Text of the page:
While I am a big fan of Apple products. I am at times wondering why they pick the silliest battles in the war. I would probably say they have become far worse.

Maybe they feel they have the patent on finger gestures. Good thing the one finger salute is open source.
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post #167 of 192
Quote:
Originally Posted by mstone View Post

Certain gestures are defined. Apple probably doesn't want defined touch events to be accessed any other way than through the API. So these guys are circumventing the pinch gesture by circumventing the touch API and gaining access to the raw touch events rather than calling functions in the UI library

So they aren't circumventing anything then. Unpublished means doesn't exist for developers. Filling gaps of functionality that an API doesn't provide is not circumventing the API.It doesn't mean they have circumvented the touch API either. They might simply be extending functionality on top of the existing API.

Not publishing certain parts of the API means you aren't to use those APIs. It does not mean you can't write code to fill the gap of these missing APIs.

"My 8th grade math teacher once said: "You can't help it if you're dumb, you are born that way. But stupid is self inflicted."" -Hiro. 

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"My 8th grade math teacher once said: "You can't help it if you're dumb, you are born that way. But stupid is self inflicted."" -Hiro. 

...sometimes it's both
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post #168 of 192
Quote:
Originally Posted by bloggerblog View Post

Just like before, the APIs are probably not ready for primetime, once Apple feels that the APIs are good and ready I'm sure they'll release them.
They may release them in 4.0, I don't believe Apple will keep them "private" for too long.

Apple is very clear about not using undocumented APIs, so I don't feel sorry for these developers at all. When and if the APIs are ready Apple will release them.

Also it is complete BS for a developer to say that not being able to copy Apple makes his app inferior. Sadly I really think these guys are just milking the system for free advertising. What is even worst is people and forums are so gullible to lap it up. I mean really violate the SDK agreement and then whine publically about it. Nice!


Dave
post #169 of 192
So as far as you're concerned Apple can do anything they like at anytime and never mind if you've invested money based on assumptions that they aren't going to screw you over in the end. Business model kind of doesn't work if they keep doing this and in terms of fairness this is just wrong. I'm not prepared to give Apple a pass just because I might own Apple stock or what them to survive. There's behaviour that stifles competition and that is bad for customers.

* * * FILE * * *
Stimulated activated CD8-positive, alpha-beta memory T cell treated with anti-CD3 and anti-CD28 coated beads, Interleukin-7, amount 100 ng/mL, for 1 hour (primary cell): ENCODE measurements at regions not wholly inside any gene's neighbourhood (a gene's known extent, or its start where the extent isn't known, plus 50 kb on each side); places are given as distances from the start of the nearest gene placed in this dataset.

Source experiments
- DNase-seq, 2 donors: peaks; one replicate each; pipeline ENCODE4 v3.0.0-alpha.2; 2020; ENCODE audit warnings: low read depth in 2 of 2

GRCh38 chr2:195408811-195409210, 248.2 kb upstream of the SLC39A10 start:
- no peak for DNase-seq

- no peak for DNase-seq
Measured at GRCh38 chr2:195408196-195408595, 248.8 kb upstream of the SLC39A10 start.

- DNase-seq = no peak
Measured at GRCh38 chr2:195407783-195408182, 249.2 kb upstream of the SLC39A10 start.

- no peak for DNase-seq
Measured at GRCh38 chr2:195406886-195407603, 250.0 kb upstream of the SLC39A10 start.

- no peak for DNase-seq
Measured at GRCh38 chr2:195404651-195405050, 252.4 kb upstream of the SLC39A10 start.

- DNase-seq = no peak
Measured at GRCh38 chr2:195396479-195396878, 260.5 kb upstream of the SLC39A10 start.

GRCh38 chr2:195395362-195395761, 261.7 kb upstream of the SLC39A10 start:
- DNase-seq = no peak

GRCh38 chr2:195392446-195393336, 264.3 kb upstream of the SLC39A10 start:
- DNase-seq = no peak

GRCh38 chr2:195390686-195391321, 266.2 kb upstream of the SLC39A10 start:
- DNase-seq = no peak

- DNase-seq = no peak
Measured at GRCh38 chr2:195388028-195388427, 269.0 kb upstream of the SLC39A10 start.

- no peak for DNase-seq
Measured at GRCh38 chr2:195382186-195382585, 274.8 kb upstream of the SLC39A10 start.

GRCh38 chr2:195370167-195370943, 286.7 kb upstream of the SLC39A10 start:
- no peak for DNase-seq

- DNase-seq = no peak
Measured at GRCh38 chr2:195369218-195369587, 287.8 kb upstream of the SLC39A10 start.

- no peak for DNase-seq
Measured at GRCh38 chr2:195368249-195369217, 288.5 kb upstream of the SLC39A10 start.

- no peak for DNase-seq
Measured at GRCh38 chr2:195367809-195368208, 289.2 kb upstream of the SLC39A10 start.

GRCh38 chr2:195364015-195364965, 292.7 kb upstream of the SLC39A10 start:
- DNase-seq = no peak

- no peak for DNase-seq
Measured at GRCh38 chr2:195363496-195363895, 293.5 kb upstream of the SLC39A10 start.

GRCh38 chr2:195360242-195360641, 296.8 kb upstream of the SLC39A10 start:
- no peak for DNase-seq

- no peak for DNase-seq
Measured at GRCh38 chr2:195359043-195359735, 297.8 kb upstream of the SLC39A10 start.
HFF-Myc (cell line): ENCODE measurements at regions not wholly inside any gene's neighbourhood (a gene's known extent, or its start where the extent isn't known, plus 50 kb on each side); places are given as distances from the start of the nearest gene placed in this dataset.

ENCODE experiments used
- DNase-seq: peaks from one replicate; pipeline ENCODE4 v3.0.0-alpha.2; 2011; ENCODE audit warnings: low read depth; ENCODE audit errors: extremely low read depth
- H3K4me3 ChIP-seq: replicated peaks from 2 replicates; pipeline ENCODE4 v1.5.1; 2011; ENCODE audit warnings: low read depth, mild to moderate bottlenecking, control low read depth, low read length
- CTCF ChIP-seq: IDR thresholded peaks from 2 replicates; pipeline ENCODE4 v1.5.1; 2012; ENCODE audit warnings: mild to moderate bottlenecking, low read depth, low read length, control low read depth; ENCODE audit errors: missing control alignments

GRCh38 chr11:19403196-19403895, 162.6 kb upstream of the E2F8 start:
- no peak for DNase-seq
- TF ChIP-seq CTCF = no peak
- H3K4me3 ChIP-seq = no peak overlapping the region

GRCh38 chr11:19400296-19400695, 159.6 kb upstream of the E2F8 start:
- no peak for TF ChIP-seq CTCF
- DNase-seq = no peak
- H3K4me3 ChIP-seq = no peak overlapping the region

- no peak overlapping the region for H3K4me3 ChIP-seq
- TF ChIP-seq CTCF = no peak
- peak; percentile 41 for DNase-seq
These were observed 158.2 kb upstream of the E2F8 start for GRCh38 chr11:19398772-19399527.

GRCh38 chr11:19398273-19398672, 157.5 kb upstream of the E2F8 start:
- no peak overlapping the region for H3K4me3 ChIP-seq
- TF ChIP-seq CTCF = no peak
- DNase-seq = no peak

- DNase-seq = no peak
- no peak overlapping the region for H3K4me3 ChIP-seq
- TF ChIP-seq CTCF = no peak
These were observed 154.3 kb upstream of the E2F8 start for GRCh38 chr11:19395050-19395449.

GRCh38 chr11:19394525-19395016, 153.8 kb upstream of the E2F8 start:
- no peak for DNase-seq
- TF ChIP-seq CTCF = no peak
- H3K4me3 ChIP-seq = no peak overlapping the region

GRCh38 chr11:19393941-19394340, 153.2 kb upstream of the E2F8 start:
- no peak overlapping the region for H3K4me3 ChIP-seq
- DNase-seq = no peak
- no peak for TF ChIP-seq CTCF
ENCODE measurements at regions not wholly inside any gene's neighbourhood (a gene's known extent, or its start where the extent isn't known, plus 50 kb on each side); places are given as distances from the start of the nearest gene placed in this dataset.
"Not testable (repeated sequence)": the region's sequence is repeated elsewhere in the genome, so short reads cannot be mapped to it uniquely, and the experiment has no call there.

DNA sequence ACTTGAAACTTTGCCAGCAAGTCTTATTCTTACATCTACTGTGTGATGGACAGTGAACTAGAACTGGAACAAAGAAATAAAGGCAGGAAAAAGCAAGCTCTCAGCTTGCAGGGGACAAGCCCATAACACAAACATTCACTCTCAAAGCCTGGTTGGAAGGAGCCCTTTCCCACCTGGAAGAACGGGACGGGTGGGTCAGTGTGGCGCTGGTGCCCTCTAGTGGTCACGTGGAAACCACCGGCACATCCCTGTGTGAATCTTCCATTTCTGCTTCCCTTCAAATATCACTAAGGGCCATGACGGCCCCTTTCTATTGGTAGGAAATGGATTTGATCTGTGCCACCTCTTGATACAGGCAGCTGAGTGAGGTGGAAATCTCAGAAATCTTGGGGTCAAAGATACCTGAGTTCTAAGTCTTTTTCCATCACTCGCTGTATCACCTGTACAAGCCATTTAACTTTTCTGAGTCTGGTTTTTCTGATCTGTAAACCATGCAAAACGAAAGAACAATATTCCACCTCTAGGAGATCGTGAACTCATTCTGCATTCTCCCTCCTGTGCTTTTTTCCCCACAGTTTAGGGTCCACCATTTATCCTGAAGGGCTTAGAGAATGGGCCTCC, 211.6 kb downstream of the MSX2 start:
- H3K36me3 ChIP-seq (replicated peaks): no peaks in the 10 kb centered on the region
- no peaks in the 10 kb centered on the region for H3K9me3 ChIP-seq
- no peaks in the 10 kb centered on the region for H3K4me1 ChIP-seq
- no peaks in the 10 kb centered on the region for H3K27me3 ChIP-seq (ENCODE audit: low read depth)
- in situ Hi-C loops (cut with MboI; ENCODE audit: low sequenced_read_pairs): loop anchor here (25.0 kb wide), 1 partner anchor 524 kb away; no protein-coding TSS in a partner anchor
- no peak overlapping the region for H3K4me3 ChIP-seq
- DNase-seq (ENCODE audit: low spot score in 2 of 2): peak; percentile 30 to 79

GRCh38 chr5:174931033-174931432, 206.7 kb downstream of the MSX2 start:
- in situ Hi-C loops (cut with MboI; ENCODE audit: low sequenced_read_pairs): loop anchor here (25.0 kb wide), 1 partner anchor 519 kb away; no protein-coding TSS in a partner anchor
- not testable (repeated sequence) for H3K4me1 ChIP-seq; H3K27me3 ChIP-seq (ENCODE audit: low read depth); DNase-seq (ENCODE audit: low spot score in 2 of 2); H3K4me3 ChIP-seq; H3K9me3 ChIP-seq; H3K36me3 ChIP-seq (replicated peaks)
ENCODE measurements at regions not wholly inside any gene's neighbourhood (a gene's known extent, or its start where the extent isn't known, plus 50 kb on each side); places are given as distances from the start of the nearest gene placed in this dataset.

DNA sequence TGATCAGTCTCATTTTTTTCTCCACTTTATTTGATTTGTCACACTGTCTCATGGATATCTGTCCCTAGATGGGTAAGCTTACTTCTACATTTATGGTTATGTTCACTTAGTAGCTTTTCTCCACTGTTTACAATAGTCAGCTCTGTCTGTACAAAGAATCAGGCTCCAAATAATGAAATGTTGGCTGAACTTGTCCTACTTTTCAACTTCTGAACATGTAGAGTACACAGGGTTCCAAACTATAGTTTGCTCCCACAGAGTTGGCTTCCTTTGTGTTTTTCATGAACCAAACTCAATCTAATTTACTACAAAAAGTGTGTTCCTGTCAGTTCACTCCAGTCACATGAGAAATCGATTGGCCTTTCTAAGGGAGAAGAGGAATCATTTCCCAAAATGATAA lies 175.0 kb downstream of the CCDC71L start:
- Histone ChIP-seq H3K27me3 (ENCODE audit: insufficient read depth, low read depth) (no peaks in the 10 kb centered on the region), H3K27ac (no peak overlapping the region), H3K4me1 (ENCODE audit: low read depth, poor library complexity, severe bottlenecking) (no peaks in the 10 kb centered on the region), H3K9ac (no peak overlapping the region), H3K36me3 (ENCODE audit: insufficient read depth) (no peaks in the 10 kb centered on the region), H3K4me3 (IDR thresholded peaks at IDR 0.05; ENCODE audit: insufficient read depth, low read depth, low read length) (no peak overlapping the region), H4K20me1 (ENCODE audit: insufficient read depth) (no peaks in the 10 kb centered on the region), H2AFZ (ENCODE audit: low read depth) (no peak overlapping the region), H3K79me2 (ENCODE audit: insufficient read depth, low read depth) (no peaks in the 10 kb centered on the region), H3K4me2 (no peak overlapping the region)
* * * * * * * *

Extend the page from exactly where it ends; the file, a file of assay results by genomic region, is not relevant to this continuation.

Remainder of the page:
Quote:
Originally Posted by Quadra 610 View Post

Who's to say SJ is leaving anytime soon?

And who cares if Apple rejected this? Apple has rejected apps before. Life goes on, and Apple certainly goes on, and keeps getting better.

Is it going to be news each time a developer gets their app rejected, when we have over 100,000 apps on the App Store??

Why are YOU so insulted? Did Apple reject YOUR app? Why should you care? This has no real effect on you, the consumer. If anything, the consumer keeps benefiting from Apple's products. We keep getting great stuff almost yearly.

The reality is that developers are *staying* with Apple, and so are consumers. These piddly rejections here and there amount to next to nothing in the grand scheme of things. Developers know that the best platform to develop for bar none continue to be Apple's i-devices. As a developer, if your app is rejected, then fix the damned thing and find another way for it to be competitive before someone else steps in and does what you were't capable of. Apple's ecosystem is a developer's gold mine and there is simply no room for whining.
post #170 of 192
Quote:
Originally Posted by wizard69 View Post

Apple is very clear about not using undocumented APIs, so I don't feel sorry for these developers at all. When and if the APIs are ready Apple will release them.